The spy who broke China’s monopoly on tea was a man named Robert Fortune. In the late 1840s, Fortune travelled through China disguised as a mandarin, arrived in Wuyishan, and left with cuttings of Da Hong Pao. In due course, these precious cuttings – and the experts Fortune hired from China – would prove the foundation of India’s tea industry.
The mountains around Wuyishan are studded with monasteries, including Tianxin Yongle, which Fortune visited. Despite falling into disrepair during the Mao era, it’s now enjoying a renaissance. In addition to a traditional vegetarian restaurant, Tianxin Yongle’s expansive grounds are home to a series of tea rooms. Here, professional tea masters – typically young women who grew up locally but studied elsewhere – perform the gongfu (or kung fu) tea ritual. This involves handling cups with tongs, holding the tea vessel with immaculate grace and timing each pour to perfection.
“The first cup is for the water,” said an elegantly groomed tea master who’d previously studied international finance. “The second releases the flavour of the tea. The third and fourth cups are the essence.”
Although Tianxin Yongle dates back to the Tang dynasty (827 AD), it owes its current incarnation to the efforts of the abbot Zhe Dao, a small man whose serene, unlined face belies his years. He rebuilt the site from squatted ruins when he arrived in 1990, and knows the tale of Robert Fortune. “In the 19th century, plant hunters came and took the seeds,” he told me over a cup of tea. “But they didn’t know how to make tea, so they had to get coolies to teach them.”
A myriad of legends has sprung up around the original Da Hong Pao trees, which still perch precariously on a cliff face not far from the monastery. The site is a place of pilgrimage for Chinese visitors. Its teahouse sells delicious tea eggs and a watery version of Da Hong Pao for a few renminbi, and gift boxes that cost a factory worker’s annual salary.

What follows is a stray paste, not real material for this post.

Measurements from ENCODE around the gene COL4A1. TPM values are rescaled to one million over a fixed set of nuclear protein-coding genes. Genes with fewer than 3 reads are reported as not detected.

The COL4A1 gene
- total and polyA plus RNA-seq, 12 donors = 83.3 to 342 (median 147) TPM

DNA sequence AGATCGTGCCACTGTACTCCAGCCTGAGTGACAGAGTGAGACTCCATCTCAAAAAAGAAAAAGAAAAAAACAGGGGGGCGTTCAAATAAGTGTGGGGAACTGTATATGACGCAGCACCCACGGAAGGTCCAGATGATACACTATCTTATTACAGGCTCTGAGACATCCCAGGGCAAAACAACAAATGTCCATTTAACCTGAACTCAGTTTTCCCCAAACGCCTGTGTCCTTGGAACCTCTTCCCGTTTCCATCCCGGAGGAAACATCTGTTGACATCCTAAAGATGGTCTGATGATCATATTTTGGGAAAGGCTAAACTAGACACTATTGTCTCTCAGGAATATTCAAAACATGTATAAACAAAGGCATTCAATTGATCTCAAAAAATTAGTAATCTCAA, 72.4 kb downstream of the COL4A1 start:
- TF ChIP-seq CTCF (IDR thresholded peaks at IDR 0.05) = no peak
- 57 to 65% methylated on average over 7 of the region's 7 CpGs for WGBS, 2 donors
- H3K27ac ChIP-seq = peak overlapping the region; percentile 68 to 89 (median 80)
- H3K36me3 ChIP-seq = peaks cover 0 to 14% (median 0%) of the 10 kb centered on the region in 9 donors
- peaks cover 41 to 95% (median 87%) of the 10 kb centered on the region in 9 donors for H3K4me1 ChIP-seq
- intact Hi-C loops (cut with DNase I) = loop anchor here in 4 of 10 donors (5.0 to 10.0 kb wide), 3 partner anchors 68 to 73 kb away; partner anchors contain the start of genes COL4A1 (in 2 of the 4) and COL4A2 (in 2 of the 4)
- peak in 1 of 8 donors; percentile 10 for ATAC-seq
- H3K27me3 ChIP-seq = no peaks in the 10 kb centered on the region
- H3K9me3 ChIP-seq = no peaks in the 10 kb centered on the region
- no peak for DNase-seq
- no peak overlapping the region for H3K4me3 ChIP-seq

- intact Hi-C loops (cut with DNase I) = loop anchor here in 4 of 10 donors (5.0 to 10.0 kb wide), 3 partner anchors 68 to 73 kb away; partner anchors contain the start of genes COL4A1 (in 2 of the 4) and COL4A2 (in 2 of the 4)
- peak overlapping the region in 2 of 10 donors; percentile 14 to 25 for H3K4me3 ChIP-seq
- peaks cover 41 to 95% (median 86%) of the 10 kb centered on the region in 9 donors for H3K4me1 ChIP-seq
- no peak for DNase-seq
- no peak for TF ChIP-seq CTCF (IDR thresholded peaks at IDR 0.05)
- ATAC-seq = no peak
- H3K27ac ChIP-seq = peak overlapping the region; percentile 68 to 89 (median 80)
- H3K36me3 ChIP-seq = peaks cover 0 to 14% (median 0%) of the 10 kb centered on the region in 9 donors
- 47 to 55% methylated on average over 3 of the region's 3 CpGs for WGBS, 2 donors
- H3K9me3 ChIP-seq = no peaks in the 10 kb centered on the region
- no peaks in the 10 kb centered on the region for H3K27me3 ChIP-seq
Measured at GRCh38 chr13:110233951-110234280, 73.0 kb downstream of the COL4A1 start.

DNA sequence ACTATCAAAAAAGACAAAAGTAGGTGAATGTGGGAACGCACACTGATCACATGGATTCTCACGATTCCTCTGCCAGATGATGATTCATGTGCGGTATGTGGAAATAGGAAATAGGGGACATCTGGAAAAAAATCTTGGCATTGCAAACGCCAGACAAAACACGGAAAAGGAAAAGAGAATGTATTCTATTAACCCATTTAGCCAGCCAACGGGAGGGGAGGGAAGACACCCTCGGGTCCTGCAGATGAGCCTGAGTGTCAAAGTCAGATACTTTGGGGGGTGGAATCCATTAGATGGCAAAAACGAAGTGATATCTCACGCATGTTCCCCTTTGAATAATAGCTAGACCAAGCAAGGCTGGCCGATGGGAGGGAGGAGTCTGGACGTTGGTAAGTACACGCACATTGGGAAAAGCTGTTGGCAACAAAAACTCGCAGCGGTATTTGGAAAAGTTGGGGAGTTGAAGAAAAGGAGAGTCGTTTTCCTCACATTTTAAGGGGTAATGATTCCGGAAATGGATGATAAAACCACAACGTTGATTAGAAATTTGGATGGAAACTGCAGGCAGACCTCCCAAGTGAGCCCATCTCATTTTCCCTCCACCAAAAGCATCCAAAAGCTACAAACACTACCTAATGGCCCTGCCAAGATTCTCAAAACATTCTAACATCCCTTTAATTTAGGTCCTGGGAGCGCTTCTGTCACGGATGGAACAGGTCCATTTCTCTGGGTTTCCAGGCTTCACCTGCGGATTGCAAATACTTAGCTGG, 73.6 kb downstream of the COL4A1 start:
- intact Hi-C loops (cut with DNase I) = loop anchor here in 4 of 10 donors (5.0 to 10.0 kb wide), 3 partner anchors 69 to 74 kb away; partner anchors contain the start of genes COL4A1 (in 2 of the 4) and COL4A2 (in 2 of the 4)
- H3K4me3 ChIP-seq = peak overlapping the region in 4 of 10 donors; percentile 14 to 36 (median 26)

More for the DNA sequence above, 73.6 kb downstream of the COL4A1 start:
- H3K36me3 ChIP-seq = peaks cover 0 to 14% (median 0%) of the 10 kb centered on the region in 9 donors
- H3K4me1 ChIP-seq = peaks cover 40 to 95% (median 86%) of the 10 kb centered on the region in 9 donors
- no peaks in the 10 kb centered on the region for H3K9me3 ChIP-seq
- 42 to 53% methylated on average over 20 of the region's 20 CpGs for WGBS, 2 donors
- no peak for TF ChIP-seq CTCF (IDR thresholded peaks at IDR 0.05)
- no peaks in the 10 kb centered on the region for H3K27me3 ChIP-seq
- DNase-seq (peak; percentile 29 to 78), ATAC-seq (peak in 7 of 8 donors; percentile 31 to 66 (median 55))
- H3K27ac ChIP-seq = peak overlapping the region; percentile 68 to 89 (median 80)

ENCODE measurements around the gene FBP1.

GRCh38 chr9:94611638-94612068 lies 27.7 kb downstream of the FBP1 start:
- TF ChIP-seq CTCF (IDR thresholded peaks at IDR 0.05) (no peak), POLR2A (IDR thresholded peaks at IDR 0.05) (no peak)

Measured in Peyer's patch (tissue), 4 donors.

Some claim the trees are 1,000 years old; others believe they’re a mere 350 years. They used to belong to the monastery, but the monks gave them to the government to look after. For many years, the bushes were so precious they were watched by armed guards around the clock.
Today, however, the armed guards are gone, and the reason for the original Da Hong Pao’s value is painfully clear. Whatever their exact age, these bushes are geriatric. They have not produced tea for over a decade, and it’s unlikely they’ll ever do so again. That means the few precious tea harvests they have produced are now priceless. Stored correctly, documented accurately and gaining value with every passing year, these batches change hands rarely – more often in deals brokered privately between wealthy collectors than at public auctions.
Yet, while only the world’s elite can now access those precious teas, in Wuyishan’s many tea shops a small packet of authentic Da Hong Pao costs just a few dollars. Far from being the world’s most expensive tea, it’s actually an affordable luxury.
High-speed rail has recently opened up Wuyishan. The 225km ride from Fuzhou takes barely an hour on the fast G trains. Note that Wuyishan North station is significantly closer to the Wuyishan scenic area and river than Wuyishan East. Buses run from the station to the town and the main scenic zones, while a taxi costs RMB70-100.
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This article originally appeared in the March 2017 issue of Silkwinds magazine